You know how it is with buses? You wait ages for one, far longer than seems reasonable - and then three arrive all at once. Financial crises are a bit like that too.
Having just been on holiday with two very strong-willed little boys aged 8 and 9, I feel particularly well qualified to explain why the two Koreas went to the brink of war over some loudspeakers but didn't go over the edge.
''No-one can set the price of oil. It's up to Allah,'' said Saudi Arabian Oil Minister Ali al-Naimi in May.
Protesters thronged Brazil's cities last Sunday (local time) demanding the impeachment of Brazil's President Dilma Rousseff, narrowly elected to a second term just last October, but not one of them made any reference to the Peter Principle.
We have been hearing a lot about the 70th anniversary of the first use of a nuclear weapon on human beings, in Hiroshima on August 6, 1945.
Reuven Rivlin, the president of Israel, is an outspoken man, but he knows when to hold his fire.
It was not so much a straw in the wind as a cheese in the wind. It's a chewy, salty cheese that is delicious grilled: halloumi, as they call it in the Greek-speaking Republic of Cyprus, or hellim, as it is known in the Turkish Republic of North Cyprus.
Fifty-five years ago Nobosuke Kishi, Japan's prime minister, resigned just after winning the battle to push the treaty revising the country's military alliance with the United States through Parliament.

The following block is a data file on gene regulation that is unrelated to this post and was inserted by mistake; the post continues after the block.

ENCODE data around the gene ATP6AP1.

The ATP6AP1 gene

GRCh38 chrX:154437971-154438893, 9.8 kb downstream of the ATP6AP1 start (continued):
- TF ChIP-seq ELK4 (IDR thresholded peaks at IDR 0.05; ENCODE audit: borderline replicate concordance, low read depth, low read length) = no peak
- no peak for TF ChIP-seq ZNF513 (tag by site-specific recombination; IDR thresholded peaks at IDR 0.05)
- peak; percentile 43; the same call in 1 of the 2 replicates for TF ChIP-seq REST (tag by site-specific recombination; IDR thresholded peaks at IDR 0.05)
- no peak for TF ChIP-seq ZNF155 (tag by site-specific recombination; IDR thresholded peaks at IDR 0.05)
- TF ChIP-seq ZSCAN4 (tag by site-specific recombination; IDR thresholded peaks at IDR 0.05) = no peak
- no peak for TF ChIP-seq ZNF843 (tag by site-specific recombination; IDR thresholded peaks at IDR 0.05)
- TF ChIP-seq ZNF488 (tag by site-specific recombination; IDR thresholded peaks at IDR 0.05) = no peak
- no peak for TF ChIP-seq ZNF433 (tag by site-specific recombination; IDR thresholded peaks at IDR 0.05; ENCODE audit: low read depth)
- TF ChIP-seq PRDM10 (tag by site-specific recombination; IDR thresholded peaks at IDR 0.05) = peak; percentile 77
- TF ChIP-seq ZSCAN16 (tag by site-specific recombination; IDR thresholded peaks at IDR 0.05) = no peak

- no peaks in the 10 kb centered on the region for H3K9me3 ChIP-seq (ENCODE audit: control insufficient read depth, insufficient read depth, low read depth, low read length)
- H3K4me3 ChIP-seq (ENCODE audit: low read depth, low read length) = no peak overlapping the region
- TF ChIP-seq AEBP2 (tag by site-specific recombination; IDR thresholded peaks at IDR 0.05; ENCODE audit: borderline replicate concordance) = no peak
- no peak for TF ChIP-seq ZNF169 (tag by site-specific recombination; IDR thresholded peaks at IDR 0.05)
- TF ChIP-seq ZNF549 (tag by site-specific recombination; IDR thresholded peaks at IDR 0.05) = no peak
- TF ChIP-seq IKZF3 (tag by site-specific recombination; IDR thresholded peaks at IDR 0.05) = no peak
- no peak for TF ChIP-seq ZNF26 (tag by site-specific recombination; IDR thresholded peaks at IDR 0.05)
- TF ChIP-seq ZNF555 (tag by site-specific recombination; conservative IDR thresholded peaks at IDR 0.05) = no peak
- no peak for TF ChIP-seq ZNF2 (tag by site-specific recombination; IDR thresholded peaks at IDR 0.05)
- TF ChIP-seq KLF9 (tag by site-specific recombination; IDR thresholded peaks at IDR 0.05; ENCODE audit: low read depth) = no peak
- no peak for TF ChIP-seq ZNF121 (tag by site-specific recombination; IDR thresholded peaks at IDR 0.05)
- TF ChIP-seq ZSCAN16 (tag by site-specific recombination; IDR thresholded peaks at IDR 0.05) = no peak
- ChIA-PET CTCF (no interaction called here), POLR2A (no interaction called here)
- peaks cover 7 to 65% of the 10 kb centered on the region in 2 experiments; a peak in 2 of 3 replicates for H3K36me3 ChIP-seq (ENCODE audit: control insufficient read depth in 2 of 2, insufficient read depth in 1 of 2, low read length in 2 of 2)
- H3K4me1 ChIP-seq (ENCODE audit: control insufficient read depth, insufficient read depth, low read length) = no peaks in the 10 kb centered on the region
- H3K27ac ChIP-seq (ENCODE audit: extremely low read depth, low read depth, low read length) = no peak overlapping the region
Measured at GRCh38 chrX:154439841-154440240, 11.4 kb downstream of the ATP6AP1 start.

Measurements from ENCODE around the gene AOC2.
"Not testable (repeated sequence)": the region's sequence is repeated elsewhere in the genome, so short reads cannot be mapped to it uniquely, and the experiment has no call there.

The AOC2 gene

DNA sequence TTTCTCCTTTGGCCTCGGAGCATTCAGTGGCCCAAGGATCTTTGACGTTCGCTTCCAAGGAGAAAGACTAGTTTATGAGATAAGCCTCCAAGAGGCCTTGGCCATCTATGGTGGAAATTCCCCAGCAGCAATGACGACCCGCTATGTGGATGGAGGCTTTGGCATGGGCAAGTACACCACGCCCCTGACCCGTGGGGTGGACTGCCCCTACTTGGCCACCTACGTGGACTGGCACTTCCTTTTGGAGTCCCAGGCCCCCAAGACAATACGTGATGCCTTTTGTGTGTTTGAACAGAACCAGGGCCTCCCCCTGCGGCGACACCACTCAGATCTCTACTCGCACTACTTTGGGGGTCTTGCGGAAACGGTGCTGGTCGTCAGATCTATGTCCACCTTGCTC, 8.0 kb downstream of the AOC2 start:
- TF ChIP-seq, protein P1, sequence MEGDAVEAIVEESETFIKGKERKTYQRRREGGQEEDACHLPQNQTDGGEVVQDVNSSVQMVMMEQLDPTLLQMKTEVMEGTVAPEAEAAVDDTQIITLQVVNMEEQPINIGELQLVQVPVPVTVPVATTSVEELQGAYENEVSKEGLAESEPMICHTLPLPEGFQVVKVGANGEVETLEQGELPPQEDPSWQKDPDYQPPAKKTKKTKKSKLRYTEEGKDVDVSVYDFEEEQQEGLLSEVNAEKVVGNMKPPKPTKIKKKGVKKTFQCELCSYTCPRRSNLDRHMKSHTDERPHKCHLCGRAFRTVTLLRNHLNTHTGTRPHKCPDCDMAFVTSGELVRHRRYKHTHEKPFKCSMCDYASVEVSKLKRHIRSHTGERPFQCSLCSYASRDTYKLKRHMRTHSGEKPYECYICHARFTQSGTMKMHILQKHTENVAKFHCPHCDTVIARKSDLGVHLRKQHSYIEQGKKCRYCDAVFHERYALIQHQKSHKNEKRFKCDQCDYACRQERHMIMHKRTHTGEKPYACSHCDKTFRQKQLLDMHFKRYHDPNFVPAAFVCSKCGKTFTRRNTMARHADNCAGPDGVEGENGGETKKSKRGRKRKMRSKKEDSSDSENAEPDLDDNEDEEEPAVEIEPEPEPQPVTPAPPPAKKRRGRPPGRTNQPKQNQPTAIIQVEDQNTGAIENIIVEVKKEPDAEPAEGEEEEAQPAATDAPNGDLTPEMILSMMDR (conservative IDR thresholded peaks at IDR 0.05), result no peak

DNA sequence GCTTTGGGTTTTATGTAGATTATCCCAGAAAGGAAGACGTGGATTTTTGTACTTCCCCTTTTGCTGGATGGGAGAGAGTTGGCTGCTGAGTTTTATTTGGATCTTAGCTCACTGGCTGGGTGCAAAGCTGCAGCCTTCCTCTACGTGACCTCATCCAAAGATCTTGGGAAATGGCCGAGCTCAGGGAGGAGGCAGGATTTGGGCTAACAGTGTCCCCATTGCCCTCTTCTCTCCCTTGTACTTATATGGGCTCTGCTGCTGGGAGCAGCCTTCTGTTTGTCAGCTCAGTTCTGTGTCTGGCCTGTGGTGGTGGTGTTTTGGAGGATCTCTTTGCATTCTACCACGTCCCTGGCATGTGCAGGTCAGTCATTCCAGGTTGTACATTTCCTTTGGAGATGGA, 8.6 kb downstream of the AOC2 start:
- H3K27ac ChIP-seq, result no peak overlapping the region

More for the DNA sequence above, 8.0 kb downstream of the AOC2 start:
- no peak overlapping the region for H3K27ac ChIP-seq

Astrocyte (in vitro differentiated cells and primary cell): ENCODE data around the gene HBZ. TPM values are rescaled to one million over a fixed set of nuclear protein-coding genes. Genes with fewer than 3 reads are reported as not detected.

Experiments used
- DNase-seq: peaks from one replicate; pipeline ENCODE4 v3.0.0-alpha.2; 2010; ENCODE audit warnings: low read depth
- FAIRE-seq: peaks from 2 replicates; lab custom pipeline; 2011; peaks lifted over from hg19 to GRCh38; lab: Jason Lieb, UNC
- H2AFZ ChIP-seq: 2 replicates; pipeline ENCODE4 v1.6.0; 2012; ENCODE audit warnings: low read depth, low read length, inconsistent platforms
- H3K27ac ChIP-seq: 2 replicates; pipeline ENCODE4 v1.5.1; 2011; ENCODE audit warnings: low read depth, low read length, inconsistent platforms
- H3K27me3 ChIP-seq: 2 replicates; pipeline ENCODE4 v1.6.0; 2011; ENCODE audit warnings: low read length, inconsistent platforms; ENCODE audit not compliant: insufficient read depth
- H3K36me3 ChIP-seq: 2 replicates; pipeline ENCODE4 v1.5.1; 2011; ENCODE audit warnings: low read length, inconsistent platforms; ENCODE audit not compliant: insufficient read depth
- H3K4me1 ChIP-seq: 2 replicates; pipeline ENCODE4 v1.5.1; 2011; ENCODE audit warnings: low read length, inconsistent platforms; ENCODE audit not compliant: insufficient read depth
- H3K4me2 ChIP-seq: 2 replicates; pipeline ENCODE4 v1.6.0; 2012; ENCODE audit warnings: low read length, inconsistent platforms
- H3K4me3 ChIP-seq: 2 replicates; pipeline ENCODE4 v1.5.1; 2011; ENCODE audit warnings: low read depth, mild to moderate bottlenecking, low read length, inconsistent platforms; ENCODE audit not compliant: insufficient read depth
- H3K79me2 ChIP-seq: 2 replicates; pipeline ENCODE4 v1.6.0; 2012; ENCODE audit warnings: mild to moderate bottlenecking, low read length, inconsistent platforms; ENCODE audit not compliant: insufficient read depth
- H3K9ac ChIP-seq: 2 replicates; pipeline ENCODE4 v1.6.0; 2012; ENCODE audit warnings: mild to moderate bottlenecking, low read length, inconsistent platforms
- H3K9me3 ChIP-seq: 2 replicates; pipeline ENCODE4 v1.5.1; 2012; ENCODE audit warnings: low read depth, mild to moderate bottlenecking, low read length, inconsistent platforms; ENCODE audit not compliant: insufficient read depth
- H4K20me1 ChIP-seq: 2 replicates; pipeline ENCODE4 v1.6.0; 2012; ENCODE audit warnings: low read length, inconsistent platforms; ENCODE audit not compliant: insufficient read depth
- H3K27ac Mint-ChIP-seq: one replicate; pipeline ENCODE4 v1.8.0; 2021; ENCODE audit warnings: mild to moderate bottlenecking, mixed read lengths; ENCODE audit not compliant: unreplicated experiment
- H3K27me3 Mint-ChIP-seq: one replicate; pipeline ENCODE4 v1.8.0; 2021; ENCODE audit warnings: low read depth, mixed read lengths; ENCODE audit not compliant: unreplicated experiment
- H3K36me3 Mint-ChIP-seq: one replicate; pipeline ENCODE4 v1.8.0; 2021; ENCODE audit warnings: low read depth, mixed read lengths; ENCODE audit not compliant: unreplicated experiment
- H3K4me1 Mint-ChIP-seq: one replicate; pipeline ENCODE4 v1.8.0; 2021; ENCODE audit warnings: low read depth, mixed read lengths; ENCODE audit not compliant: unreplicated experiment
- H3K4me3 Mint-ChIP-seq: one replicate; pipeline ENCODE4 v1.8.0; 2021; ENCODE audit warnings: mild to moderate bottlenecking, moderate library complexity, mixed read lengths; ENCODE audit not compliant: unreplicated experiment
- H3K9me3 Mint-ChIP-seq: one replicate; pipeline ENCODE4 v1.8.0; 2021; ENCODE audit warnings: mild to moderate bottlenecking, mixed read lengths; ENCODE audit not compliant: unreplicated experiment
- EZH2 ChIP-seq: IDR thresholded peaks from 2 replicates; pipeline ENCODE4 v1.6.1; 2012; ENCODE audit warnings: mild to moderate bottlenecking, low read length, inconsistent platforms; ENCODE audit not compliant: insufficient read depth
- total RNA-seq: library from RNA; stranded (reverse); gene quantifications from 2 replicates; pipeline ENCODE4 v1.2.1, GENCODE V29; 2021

A few weeks ago, at the height of the panic in the Chinese stock markets, a sour joke was doing the rounds: ''Last month, the dog was eating what I eat. Last week, I was eating what the dog eats. This week, I think I'll eat the dog.''
The thing to bear in mind about this week's deal between Iran and the P5+1 countries (the United States, Britain, France, Germany, Russia and China) is that without it Iran could get nuclear weapons in a year or so whenever it wants.
It's game, set and match to the Burmese generals.
In theory, it could still work. It only requires three miracles.
Last Friday, in France, an Islamist named Yahya Salhi killed his employer, Herve Cornara.
Sudan's President Omar al-Bashir, facing an arrest warrant from the International Criminal Court (ICC) for genocide and war crimes, fled from an African Union summit meeting on Monday before the conference ended.
Mr R. E. Clouston, of Rockville, near Collingwood, Nelson, in a letter to a friend in Christchurch (says the Lyttelton Times) states that he has discovered a very large colony of kakapos, which were reported to be very rare many years ago.
Tomorrow is the 200th anniversary of the Battle of Waterloo, and in the course of the day you are almost bound to hear or read somebody claiming that it ''changed history''.
For Turks, the burning question after this month's election is whether they will now get the fully democratic, pluralist country that so many of them want.
Just before he sat down to a traditional Bavarian meal of sausages and beer with German Chancellor Angela Merkel at the start of the G7 summit on Monday, US President Barack Obama told the media one of the meeting's priorities would be discussing ways of ''standing up to Russian aggression in Ukraine''.
''The Greek Government would be well advised to act quickly - for the Greek banks, it is five minutes to midnight,'' said Andreas Dombret, an executive board member of the German central bank, last weekend.
''If the United States' bottom line is that China has to halt its activities, then a US-China war is inevitable in the South China Sea,'' said an editorial in the Global Times last week.